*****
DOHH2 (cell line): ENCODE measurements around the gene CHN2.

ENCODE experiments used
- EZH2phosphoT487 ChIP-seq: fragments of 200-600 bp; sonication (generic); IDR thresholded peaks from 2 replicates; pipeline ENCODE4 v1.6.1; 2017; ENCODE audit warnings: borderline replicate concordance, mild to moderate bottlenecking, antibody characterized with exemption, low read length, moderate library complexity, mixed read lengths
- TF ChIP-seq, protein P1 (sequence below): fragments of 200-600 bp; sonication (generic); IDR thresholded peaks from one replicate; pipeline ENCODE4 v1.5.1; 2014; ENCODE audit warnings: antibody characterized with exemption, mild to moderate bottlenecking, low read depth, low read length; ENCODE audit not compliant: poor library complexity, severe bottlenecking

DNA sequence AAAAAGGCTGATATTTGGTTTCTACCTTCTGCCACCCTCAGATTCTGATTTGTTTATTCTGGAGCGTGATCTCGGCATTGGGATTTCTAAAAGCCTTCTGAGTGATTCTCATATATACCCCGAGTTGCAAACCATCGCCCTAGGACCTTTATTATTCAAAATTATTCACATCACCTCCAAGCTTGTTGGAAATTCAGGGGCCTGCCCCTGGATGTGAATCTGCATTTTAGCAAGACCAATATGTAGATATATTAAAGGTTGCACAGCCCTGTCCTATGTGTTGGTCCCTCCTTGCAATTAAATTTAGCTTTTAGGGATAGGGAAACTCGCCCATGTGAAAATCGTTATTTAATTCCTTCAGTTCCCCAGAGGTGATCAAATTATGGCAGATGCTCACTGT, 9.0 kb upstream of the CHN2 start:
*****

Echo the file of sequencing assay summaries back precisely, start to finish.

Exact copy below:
DOHH2 (cell line): ENCODE measurements around the gene CHN2.

ENCODE experiments used
- EZH2phosphoT487 ChIP-seq: fragments of 200-600 bp; sonication (generic); IDR thresholded peaks from 2 replicates; pipeline ENCODE4 v1.6.1; 2017; ENCODE audit warnings: borderline replicate concordance, mild to moderate bottlenecking, antibody characterized with exemption, low read length, moderate library complexity, mixed read lengths
- TF ChIP-seq, protein P1 (sequence below): fragments of 200-600 bp; sonication (generic); IDR thresholded peaks from one replicate; pipeline ENCODE4 v1.5.1; 2014; ENCODE audit warnings: antibody characterized with exemption, mild to moderate bottlenecking, low read depth, low read length; ENCODE audit not compliant: poor library complexity, severe bottlenecking

DNA sequence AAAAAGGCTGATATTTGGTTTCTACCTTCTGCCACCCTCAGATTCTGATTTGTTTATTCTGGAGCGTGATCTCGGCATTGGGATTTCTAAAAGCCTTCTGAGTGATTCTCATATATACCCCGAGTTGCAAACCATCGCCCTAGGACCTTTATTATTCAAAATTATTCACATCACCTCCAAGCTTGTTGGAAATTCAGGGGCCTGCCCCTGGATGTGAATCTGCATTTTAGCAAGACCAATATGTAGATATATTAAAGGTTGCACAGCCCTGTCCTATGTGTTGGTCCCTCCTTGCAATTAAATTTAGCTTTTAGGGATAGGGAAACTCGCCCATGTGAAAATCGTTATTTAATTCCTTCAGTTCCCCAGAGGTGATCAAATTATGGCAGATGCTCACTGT, 9.0 kb upstream of the CHN2 start: